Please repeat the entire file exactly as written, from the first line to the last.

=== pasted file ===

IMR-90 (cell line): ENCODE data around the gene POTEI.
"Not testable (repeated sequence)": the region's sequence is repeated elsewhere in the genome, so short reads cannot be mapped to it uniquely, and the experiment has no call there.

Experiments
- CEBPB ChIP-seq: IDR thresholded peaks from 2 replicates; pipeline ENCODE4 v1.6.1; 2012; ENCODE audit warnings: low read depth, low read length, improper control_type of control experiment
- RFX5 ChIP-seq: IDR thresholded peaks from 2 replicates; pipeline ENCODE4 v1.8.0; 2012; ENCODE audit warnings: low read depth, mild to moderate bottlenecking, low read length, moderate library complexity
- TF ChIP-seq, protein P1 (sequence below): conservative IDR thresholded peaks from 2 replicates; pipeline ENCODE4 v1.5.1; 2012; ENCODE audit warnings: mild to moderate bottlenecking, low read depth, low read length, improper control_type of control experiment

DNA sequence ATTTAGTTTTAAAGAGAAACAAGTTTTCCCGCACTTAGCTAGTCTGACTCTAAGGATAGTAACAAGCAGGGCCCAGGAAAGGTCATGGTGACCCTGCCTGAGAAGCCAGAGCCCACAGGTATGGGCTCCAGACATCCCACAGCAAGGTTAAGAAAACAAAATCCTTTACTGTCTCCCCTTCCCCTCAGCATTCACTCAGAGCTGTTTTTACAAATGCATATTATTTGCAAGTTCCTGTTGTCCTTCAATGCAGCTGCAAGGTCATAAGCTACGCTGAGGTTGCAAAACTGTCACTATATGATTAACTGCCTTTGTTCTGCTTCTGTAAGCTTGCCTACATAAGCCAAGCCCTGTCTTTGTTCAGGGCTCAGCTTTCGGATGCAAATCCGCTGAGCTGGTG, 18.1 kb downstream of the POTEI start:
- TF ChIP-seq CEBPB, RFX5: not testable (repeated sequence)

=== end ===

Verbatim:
IMR-90 (cell line): ENCODE data around the gene POTEI.
"Not testable (repeated sequence)": the region's sequence is repeated elsewhere in the genome, so short reads cannot be mapped to it uniquely, and the experiment has no call there.

Experiments
- CEBPB ChIP-seq: IDR thresholded peaks from 2 replicates; pipeline ENCODE4 v1.6.1; 2012; ENCODE audit warnings: low read depth, low read length, improper control_type of control experiment
- RFX5 ChIP-seq: IDR thresholded peaks from 2 replicates; pipeline ENCODE4 v1.8.0; 2012; ENCODE audit warnings: low read depth, mild to moderate bottlenecking, low read length, moderate library complexity
- TF ChIP-seq, protein P1 (sequence below): conservative IDR thresholded peaks from 2 replicates; pipeline ENCODE4 v1.5.1; 2012; ENCODE audit warnings: mild to moderate bottlenecking, low read depth, low read length, improper control_type of control experiment

DNA sequence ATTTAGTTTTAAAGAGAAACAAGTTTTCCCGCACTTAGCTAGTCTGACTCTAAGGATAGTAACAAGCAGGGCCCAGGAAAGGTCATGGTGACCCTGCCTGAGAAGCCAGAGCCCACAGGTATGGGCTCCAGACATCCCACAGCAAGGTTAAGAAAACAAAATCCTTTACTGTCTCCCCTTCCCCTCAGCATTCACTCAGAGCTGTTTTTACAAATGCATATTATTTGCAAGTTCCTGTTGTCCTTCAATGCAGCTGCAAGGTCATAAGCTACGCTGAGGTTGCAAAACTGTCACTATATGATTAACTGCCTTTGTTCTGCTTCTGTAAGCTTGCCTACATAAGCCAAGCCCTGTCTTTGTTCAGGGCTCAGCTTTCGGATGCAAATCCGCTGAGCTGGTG, 18.1 kb downstream of the POTEI start:
- TF ChIP-seq CEBPB, RFX5: not testable (repeated sequence)